Join us in investing in our future


By Andy Juris
WAWG President

wheat field

I’m fortunate to be old enough to have grown up in the age before cell phones, personal computers, the internet, social media and “Tic Tac,” or whatever they call it. My media entertainment was primarily relegated to the static-prone, antenna-received Northwest Public Broadcasting (NWPB) channel we had beamed in; Channel 31, I think it was. From NWPB I got to learn about science, math, the MacNeil/Lehrer Report and the Saturday night ritual of the Lawrence Welk Show (Google that one kids). Among all these shows, I remember watching one called “The Frugal Gourmet.” Maybe some of you remember it. Each week, I got to watch Jeff Smith make supposedly fancy food out of frozen vegetables, chicken gizzards and bone broth. Dad would always announce “Hey, the cheap cook is on.” Entertainment was obviously few and far between in Bickleton back in the 1980s, so The Frugal Gourmet it was!

A show like The Frugal Gourmet has a certain appeal to farmers, I think. For one, we all like food, better yet if it’s cheap … er, I mean frugal! Frugality is near and dear to our hearts; in a way, it must be as we have to risk so much every year. Risk demands we be frugal with what we have at our disposal. But many of us would be averse to being known as cheap! That’s a word more appropriate for that miser of a neighbor who won’t roll dice for coffee in town … we all know who that is. No, frugal connotates being careful, wise and discerning with what we have. A term much easier on the ego!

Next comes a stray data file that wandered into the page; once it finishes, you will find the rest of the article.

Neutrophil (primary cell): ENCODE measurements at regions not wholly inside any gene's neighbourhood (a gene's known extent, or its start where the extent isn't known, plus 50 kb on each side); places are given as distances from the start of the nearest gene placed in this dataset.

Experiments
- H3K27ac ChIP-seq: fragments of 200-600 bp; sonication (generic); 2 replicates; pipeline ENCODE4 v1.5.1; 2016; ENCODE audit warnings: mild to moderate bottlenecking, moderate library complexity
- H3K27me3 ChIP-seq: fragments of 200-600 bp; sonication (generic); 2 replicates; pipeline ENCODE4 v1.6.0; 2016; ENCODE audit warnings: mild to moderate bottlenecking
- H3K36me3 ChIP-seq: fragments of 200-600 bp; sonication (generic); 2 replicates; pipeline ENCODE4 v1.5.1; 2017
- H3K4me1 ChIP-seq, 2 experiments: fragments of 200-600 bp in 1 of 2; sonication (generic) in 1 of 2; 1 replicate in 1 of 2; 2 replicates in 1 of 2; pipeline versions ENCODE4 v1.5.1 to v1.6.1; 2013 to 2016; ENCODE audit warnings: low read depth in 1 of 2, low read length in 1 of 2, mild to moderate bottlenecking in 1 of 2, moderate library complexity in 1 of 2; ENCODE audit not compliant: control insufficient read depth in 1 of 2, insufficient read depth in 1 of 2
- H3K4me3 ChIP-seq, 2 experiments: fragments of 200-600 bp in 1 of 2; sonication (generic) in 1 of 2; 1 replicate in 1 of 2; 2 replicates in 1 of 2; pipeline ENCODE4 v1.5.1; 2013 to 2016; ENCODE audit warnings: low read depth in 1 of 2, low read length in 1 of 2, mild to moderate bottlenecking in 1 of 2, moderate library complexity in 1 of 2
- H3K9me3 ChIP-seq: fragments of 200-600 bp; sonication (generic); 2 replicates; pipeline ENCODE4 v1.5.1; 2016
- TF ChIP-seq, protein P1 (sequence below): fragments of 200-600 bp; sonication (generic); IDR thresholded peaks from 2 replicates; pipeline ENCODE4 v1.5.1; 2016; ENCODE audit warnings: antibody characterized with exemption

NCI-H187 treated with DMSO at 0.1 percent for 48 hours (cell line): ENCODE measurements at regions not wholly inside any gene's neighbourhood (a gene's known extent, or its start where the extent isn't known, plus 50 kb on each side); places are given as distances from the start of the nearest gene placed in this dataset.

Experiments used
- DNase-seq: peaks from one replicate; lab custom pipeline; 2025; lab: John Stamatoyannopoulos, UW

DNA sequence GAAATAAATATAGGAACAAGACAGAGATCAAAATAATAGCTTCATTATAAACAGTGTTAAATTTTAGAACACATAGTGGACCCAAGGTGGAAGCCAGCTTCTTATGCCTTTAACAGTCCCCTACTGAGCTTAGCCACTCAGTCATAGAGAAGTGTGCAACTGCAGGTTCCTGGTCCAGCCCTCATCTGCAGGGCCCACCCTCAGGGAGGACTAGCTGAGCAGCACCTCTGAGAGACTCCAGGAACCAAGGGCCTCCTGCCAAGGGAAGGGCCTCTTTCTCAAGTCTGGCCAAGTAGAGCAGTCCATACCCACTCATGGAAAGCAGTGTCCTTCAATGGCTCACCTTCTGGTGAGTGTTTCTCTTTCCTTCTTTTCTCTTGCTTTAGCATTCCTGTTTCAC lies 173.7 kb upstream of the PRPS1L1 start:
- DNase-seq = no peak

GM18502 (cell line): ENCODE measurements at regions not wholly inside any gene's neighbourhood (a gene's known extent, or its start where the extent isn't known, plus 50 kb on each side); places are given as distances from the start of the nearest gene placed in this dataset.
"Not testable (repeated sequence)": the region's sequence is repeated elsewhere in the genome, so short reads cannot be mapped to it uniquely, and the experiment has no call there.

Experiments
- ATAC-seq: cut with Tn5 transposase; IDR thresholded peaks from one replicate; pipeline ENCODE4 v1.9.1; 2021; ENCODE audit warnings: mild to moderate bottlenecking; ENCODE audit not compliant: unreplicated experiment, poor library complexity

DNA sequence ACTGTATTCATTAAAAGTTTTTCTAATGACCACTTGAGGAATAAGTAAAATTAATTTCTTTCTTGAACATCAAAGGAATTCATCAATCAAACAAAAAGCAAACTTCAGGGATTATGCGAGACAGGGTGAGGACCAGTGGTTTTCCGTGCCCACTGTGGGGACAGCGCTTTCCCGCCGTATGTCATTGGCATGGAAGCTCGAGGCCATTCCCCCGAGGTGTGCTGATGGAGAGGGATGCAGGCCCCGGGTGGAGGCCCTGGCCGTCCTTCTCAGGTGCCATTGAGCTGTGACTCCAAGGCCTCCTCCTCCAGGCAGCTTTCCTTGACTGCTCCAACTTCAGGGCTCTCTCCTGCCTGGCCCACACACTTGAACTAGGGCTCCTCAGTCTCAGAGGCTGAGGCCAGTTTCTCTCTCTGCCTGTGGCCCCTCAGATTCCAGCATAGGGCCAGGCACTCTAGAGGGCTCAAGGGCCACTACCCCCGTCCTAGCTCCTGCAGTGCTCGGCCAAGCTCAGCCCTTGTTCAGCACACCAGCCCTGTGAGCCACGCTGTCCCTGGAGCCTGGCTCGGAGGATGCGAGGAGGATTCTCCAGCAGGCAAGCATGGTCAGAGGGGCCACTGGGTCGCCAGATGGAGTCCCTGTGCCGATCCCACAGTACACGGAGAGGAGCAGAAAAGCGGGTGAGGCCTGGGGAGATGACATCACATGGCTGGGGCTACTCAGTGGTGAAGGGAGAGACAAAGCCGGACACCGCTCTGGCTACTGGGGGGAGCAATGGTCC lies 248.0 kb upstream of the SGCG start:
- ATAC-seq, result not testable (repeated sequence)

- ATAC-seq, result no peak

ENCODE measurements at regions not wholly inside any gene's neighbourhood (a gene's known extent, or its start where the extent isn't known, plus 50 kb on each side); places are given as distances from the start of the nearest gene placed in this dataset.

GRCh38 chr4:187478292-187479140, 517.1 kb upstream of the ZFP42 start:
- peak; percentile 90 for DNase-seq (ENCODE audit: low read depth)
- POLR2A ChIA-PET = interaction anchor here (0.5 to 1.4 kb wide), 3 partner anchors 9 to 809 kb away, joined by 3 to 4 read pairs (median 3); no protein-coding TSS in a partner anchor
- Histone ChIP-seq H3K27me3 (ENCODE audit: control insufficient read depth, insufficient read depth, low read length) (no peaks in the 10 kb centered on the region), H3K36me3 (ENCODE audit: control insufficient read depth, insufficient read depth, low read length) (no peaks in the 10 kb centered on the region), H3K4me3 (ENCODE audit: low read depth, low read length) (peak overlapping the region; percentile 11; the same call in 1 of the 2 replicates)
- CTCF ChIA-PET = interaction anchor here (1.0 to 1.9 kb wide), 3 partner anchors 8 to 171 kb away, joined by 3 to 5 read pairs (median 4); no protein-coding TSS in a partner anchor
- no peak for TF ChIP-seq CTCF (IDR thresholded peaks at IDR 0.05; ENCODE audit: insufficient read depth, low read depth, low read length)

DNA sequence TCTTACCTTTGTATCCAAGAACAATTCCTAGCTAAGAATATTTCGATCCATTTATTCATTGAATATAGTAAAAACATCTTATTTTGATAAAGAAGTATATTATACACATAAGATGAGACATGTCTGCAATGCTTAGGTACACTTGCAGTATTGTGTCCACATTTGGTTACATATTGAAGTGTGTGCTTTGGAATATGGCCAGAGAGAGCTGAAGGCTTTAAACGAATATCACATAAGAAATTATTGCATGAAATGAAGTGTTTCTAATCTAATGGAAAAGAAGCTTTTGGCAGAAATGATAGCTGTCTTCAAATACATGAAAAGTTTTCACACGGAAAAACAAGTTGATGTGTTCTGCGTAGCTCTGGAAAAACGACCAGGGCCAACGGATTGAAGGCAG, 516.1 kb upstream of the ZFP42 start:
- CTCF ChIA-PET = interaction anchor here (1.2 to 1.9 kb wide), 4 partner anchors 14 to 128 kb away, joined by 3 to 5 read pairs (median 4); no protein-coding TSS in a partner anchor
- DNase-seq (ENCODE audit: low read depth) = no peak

Another thing farmers are frugal with is time. The demands of our job are many, and time is a precious commodity. Farming is never done. There is always another mayday around the corner. Thus, we (and I mean myself) risk being cheap and overlooking things that are important, which brings me to Olympia Days.

Grandpa once told me “There are no free rides in farming,” and boy, was he right. And just as you can’t starve a profit out of a cow, we simply cannot starve ag-friendly legislation out of Olympia. When we ignore the political side of our industry, we will absolutely find ourselves, well, ignored as well! “Nothing I do will ever change things” is a mantra I’ve heard from many, including myself. The frustrations are understandable, but it’s simply not true. I’ve been amazed at the reception I’ve received from folks from both sides of the aisle. It’s always interesting to see what happens when people get together and talk about what’s important to them. I’ve left these meetings feeling great. I’ve also left feeling disappointed, but in every case, I’ve left feeling we have done our job and brought the issues you all feel passionately about to the attention of our leaders. It’s an excellent, economic, frugal investment of your precious time.  

So this year, I ask our membership to consider making an investment with me in engaging with our legislators in Olympia. Let’s together resist the temptation to be cheap with our time and invest a little in all of our futures. And like The Frugal Gourmet, make something good out of that small investment. Together, we can and will let our leaders know that Washington wheat growers care enough about the issues to meet with them, seek common ground, and find a way forward for all of us. So, I hope to see you all in Olympia with us on Jan. 22-24. Call the WAWG office at (509) 659-0610 for more information.

Whelp, I’ve gotta get out of here. Locals are starting to come into the café, and they’ll be pestering me to roll for coffee.  

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